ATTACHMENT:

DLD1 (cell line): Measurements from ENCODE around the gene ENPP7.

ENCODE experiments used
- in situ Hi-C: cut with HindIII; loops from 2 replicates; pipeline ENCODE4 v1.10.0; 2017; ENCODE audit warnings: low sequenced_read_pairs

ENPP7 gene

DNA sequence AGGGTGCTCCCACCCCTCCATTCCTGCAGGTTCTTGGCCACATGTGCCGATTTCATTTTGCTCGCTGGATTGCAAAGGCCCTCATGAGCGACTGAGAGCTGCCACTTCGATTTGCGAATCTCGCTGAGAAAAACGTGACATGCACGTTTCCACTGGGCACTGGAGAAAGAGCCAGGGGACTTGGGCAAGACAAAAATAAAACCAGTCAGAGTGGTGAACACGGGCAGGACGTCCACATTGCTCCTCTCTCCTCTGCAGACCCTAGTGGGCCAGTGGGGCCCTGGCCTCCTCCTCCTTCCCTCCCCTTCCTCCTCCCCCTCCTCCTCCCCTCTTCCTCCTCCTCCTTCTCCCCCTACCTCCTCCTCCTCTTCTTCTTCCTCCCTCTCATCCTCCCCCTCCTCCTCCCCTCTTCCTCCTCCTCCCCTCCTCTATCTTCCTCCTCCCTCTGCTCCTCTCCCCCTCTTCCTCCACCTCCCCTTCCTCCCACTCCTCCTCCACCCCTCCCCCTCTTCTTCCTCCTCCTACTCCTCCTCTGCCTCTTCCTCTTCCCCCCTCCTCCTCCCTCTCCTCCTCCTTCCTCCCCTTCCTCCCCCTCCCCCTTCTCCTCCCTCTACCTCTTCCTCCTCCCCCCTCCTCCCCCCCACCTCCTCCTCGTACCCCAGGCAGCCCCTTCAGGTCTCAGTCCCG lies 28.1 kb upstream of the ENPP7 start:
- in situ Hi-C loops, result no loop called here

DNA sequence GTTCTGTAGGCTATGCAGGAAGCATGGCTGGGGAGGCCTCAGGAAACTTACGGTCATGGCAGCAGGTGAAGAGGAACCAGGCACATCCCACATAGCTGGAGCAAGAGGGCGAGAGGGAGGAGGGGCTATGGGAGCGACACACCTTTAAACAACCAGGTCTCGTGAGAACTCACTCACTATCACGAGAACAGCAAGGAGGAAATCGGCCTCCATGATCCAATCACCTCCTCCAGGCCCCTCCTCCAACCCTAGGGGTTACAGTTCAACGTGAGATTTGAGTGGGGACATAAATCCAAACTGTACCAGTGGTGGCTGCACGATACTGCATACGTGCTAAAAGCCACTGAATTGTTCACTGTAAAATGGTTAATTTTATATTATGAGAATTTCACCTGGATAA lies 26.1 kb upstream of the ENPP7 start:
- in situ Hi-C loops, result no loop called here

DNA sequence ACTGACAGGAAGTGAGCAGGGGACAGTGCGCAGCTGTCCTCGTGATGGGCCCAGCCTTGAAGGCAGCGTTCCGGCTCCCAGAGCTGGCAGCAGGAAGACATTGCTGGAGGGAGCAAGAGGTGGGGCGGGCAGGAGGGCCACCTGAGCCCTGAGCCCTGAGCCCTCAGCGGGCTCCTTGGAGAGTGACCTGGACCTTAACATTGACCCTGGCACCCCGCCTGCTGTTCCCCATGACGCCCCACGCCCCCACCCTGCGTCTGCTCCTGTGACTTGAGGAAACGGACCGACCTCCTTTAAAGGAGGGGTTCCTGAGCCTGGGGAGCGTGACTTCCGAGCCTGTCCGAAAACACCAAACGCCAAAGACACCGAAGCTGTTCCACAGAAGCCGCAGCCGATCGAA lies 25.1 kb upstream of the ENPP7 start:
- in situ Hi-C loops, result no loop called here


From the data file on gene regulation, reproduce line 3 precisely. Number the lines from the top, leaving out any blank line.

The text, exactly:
- in situ Hi-C: cut with HindIII; loops from 2 replicates; pipeline ENCODE4 v1.10.0; 2017; ENCODE audit warnings: low sequenced_read_pairs